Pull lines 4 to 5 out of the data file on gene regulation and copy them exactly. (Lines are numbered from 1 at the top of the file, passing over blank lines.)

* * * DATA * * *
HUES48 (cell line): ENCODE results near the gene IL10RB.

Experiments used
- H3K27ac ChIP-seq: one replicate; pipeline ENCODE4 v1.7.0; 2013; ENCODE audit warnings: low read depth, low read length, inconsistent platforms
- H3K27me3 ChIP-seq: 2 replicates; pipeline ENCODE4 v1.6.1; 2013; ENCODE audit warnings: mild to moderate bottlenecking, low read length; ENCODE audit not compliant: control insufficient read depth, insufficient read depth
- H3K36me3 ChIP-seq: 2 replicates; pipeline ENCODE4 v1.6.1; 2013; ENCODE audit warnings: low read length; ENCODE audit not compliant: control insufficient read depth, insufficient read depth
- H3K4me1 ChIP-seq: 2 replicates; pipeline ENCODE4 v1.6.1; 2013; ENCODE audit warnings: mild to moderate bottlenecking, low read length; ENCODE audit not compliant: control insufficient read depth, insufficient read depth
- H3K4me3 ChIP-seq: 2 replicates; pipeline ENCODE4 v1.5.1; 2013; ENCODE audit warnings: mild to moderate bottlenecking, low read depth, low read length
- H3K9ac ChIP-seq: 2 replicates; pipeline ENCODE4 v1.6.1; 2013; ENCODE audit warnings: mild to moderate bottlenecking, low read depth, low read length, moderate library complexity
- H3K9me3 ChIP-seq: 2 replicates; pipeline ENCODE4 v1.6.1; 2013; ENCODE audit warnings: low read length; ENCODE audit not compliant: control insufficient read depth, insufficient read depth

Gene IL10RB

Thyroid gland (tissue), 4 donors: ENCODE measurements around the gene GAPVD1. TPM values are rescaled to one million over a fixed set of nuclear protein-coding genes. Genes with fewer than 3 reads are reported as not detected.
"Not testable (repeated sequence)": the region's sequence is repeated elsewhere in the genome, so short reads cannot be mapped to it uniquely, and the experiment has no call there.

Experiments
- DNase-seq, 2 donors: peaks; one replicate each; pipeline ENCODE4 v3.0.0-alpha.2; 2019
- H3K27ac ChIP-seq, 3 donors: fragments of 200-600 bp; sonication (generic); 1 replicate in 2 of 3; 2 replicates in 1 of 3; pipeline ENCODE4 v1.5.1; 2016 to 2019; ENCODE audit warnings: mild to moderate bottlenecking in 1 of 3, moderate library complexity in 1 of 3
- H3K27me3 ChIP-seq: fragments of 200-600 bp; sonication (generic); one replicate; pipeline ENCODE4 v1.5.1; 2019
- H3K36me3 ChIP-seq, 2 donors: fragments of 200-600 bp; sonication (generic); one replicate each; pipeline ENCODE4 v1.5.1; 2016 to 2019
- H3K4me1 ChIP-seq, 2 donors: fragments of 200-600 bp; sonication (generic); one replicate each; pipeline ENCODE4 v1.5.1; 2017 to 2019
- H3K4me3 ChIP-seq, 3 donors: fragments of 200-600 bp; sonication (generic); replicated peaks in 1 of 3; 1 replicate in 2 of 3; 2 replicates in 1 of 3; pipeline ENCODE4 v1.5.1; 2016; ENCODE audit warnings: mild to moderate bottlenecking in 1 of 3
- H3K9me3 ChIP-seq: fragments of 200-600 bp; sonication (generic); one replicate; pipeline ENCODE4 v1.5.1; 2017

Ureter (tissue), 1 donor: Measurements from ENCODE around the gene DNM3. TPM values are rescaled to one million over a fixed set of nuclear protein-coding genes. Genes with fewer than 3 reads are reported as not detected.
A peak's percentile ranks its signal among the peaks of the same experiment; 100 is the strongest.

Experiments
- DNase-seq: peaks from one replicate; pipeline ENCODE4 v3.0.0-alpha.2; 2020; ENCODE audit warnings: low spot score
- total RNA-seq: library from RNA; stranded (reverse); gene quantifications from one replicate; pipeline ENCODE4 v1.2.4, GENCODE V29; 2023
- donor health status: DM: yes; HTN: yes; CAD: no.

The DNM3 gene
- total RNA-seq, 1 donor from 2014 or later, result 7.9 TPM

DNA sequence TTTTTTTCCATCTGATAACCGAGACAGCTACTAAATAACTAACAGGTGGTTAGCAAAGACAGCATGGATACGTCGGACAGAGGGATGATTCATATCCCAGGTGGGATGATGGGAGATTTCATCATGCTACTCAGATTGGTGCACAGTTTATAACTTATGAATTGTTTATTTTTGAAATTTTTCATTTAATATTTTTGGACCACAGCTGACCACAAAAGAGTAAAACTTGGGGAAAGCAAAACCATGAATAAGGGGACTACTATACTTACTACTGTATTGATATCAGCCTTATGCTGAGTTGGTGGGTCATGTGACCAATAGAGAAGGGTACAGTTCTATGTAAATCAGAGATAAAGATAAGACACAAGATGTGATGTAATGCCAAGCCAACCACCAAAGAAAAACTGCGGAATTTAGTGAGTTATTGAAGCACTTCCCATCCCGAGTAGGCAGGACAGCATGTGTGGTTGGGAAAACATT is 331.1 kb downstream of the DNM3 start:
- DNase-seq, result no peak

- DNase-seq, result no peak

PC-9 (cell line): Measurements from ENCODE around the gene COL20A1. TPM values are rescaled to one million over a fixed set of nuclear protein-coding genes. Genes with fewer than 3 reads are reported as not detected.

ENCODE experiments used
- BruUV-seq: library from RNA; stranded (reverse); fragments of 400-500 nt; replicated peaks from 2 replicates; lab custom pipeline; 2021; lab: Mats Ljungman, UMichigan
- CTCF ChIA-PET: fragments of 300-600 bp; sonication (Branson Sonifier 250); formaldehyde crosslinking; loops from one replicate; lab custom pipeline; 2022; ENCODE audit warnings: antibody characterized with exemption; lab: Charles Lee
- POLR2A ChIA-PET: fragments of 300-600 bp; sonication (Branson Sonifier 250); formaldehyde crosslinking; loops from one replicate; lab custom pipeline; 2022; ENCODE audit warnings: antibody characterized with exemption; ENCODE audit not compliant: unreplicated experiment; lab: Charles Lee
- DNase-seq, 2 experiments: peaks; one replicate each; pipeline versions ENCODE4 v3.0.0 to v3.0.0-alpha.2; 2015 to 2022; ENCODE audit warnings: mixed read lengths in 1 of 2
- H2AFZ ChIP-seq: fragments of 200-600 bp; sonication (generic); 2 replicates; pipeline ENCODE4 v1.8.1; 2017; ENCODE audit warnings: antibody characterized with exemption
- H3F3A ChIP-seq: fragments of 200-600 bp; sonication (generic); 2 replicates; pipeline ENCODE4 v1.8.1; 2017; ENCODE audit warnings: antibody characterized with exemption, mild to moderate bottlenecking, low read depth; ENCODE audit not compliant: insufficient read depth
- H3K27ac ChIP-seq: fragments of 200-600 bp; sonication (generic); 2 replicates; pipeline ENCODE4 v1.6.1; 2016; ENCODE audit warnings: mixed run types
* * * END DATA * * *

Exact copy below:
- H3K27me3 ChIP-seq: 2 replicates; pipeline ENCODE4 v1.6.1; 2013; ENCODE audit warnings: mild to moderate bottlenecking, low read length; ENCODE audit not compliant: control insufficient read depth, insufficient read depth
- H3K36me3 ChIP-seq: 2 replicates; pipeline ENCODE4 v1.6.1; 2013; ENCODE audit warnings: low read length; ENCODE audit not compliant: control insufficient read depth, insufficient read depth